You know what the Toyota Prius is and all that it stands for. The third generation of the iconic hybrid vehicle debuted two years ago. Now we’ve driven the Prius v, which Toyota unveiled at last January’s 2011 Detroit auto show. It’s the first time that Toyota has affixed the Prius badge to a vehicle that’s bigger than the current-generation hatchback and its predecessor, the car that made the Prius name a household word.
As you might or might not have guessed, the use of the twenty-second letter of the alphabet as part of the new, bigger Prius’s badge is to emphasize its increased versatility, as compared with the standard hatchback model. Toyota lowercases and italicizes the v in an attempt to get people to pronounce the car’s name as “Prius vee” rather than “Prius five.” Um, good luck with that, Toyota; we suspect that you’ll have a 50:50 success rate. Many people are going to read the v as a Roman numeral.
Adding to the nomenclatural confusion, Toyota has designated three equipment levels for the Prius, and they’re known numerically, like the regular Prius models are. So we have the Toyota Prius v Two (base model); the Toyota Prius v Three (the midline model); and the Toyota Prius v Five (the top-of-the-line model). Perhaps Toyota Motor Sales, U.S.A., should have followed Toyota Europe’s lead and named our car the Prius+.
HOW MUCH BIGGER IS IT?
The 2012 Toyota Prius v isn’t the size of a Ford Explorer, but it’s appreciably bigger than the regular Prius. “My biggest goal in developing the Prius v was utility and space,” says chief engineer Hiroshi Kayukawa, who made the obligatory journey to America to haunt Home Depot parking lots and visit famous tourist sites before returning to his 1500-member development team in Toyoda City to start work on the Prius v. One imagines that his conclusions were simple: “Yep, Americans are big and they buy too much big stuff at big-box stores. So let’s make the Prius v as big of a box as we can.”
The Prius v is built on the same Toyota MC platform as the regular Prius, with a Macpherson-strut front suspension and torsion-beam rear. Base wheels and tires are sixteen inches, up from fifteen inches in the regular Prius, and seventeens are optional. The wheelbase is 3.1 inches longer, at 109.4 inches; overall length is 6.1 inches longer, at 181.7 inches (15.1 feet); the vehicle is 3.3 inches higher, at 62.0 inches; and it’s 1.1 inches wider, at 69.9 inches. Interior volume rises by 3.5 cubic feet, to 97.2 cu ft. There’s marginally more head, shoulder, and hip room both front and rear, but front legroom, strangely enough, is down 1.2 inches.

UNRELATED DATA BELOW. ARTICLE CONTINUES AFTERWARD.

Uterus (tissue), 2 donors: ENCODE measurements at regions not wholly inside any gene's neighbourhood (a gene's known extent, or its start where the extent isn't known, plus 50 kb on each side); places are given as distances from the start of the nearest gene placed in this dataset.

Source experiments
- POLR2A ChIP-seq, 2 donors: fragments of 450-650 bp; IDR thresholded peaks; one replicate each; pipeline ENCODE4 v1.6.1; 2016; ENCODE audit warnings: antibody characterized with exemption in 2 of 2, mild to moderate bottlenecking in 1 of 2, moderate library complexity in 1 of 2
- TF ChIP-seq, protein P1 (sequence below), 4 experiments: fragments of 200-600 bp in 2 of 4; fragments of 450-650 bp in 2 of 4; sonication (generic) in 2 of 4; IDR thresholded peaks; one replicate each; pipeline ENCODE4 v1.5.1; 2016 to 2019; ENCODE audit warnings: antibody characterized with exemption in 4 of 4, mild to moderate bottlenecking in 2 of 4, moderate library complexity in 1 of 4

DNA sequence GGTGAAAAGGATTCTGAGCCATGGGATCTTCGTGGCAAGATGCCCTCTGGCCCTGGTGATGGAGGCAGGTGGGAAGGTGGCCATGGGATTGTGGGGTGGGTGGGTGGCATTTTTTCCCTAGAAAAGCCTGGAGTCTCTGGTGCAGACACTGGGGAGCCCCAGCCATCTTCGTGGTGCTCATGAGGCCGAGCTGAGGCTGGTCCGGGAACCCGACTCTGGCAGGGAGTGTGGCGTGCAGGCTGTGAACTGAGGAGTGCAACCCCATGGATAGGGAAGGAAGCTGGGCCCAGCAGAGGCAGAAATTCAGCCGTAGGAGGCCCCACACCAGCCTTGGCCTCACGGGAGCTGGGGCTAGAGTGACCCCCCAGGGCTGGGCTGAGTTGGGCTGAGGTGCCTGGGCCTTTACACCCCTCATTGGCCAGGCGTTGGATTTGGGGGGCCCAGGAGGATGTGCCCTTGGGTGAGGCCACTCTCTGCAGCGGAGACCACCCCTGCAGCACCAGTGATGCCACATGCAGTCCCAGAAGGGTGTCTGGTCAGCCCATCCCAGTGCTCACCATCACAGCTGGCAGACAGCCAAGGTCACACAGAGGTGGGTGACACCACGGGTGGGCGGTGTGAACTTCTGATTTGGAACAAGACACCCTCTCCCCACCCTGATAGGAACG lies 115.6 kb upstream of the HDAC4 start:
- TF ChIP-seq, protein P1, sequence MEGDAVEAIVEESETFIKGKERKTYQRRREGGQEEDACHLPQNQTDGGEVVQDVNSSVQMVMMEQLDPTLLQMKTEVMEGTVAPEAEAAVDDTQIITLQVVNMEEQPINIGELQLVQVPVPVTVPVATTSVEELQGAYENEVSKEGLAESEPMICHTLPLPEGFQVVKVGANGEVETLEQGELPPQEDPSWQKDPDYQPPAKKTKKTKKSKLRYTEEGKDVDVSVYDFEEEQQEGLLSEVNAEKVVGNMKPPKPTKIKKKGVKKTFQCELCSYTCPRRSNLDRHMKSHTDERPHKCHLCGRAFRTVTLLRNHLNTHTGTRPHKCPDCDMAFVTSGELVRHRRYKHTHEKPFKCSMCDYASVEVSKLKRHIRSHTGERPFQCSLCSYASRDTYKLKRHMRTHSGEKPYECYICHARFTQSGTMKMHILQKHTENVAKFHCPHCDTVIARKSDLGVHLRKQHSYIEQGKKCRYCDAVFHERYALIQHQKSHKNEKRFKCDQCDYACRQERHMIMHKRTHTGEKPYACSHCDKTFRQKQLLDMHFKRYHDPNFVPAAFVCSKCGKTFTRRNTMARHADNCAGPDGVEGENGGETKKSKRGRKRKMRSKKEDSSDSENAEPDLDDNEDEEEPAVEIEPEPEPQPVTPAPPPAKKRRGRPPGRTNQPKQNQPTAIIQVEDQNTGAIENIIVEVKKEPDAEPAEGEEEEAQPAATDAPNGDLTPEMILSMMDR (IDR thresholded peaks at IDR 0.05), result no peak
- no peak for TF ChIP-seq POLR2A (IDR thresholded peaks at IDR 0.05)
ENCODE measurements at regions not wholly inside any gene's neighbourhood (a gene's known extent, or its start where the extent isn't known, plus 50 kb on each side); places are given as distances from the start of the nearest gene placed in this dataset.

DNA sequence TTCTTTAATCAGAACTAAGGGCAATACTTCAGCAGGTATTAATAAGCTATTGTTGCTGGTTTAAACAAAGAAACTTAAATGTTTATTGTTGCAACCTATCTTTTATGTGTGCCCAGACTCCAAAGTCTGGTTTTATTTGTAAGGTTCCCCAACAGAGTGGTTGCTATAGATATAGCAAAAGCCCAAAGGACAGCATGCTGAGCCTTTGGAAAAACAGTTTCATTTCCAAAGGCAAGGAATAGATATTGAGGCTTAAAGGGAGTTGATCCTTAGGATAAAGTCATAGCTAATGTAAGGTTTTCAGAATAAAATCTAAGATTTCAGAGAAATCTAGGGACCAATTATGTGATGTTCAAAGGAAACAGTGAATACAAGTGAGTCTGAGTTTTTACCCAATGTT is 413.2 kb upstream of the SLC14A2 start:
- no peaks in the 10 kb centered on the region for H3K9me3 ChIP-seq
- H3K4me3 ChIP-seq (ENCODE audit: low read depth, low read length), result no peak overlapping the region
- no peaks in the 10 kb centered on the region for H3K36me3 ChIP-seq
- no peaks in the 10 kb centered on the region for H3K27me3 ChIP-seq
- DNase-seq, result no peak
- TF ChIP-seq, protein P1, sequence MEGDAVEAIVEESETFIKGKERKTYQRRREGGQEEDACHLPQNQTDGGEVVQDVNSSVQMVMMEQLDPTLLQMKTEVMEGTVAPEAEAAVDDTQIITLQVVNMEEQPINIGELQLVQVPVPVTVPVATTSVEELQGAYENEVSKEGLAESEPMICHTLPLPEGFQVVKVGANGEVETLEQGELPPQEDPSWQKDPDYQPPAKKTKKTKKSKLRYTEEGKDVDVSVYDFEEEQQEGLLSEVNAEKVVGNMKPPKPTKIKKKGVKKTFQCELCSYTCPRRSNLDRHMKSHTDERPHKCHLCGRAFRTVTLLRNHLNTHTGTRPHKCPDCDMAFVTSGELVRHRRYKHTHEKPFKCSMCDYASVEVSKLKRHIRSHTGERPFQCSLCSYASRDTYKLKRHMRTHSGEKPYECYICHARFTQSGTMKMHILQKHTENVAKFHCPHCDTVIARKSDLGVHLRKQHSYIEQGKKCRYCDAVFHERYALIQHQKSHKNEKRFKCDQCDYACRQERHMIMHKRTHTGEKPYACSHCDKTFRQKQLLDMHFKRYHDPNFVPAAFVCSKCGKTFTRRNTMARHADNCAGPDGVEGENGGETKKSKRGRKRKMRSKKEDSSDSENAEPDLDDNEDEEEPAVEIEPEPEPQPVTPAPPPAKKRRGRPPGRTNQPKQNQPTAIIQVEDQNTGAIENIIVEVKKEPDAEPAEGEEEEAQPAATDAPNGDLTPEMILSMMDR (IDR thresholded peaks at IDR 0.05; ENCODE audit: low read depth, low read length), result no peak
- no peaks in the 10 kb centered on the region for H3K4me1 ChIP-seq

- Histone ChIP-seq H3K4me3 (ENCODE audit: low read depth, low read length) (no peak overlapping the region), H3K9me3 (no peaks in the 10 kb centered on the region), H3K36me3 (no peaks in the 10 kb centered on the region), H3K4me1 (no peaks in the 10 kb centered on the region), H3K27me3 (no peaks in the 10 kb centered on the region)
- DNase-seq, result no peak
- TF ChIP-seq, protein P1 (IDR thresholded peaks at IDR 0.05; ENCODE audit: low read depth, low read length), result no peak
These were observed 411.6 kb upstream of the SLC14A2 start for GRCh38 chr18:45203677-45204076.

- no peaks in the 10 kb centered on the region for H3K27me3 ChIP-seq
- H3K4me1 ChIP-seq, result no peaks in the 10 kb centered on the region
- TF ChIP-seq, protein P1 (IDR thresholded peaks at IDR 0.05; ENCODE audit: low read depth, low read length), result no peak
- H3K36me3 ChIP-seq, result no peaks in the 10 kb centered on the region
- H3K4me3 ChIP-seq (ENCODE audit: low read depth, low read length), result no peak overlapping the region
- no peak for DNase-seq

As for cargo space, one of the attributes that caused some potential buyers of the existing third-generation Prius to go elsewhere? It rises from 21.6 cubic feet behind the rear seats to 34.3 cubic feet, or 40.2 cubic feet when the seats are fully forward. With a driver and a front-seat passenger in place and the rear seats folded, the air space behind them rises dramatically, from 39.6 cubic feet for the third-generation Prius to 67.3 cubic feet in the v. To put these figures into perspective, a Toyota Camry sedan has 15 cubic feet of cargo capacity, so the Prius v has almost a Camry’s worth of additional space behind the rear seats when they’re occupied, and when those seats are folded, it has the equivalent of nearly two Camry trunks in additional cubic footage available under its sloping rear roofline.
The Prius v’s H-point (the distance from an average person’s hip joint to the ground) is 30 mm (1.2 inches) higher for front-seat occupants and 80 mm (3.1 inches) higher in the rear. This gives the Prius v some measure of the higher seating position that many people like in crossovers and SUVs.
The Prius v has a 3274-lb curb weight, which is 232 lb more than the regular Prius’s 3042-lb weight; not a bad weight penalty considering the increase in vehicle size. Toyota says that the 0-to-60-mph time is 10.4 seconds, versus 9.8 seconds for the standard Prius.
DOES IT HAVE THE SAME POWERTRAIN AS THE REGULAR PRIUS?
Yes, indeed, it does. The 2012 Toyota Prius v shares its Hybrid Synergy Drive powertrain with the regular, third-generation Prius hatchback. It consists of a 1.8-liter, Atkinson-cycle, four-cylinder gasoline engine making 98 hp and 105 lb-ft of torque; a power-control unit; a nickel-metal-hydride battery pack; and an electric hybrid transaxle. Total output is 134 hp. One thing that’s new is a cooling jacket for the transaxle to cool the two permanent-magnet electric-motor/generators. Gear selection for the CVT (continuously variable transmission) is via a dash-mounted lever that you pull to the bottom of the gate into D for drive or back up for R for reverse; to select P for Park, you press a separate button located above this gear lever.
HOW DOES ITS FUEL ECONOMY COMPARE WITH THAT OF THE REGULAR PRIUS?
“I knew I had to focus on two areas for the Prius v to achieve good fuel economy,” recalls Kayukawa: “Aerodynamics and weight reduction. We concentrated on air flow over the back of the roof and the rear flanks, and we achieved a coefficient of drag of 0.29.” So-called “aero corners” on the front and rear bumpers and a carefully designed rear spoiler helped with this. Molded into the headlights are little eyebrows that separate the air and move it around the side mirrors.
EPA numbers are not yet finalized, but Toyota estimates 44-mpg city, 40-mpg highway, 42-mpg combined ratings. This compares with 51/48/50 mpg in the conventional Prius. In our own drives near Half Moon Bay, California, south of San Francisco, we achieved 37 mpg on a 48-mile loop that included hilly, mountainous Skyline Blvd.; and 40 mpg on a 44-mile loop that included ten miles of freeway, a long stretch of California Highway 1, and more of Skyline Blvd. These routes were hardly indicative of the average American’s urban/suburban commute, and we were not driving gingerly, so the Prius did pretty well.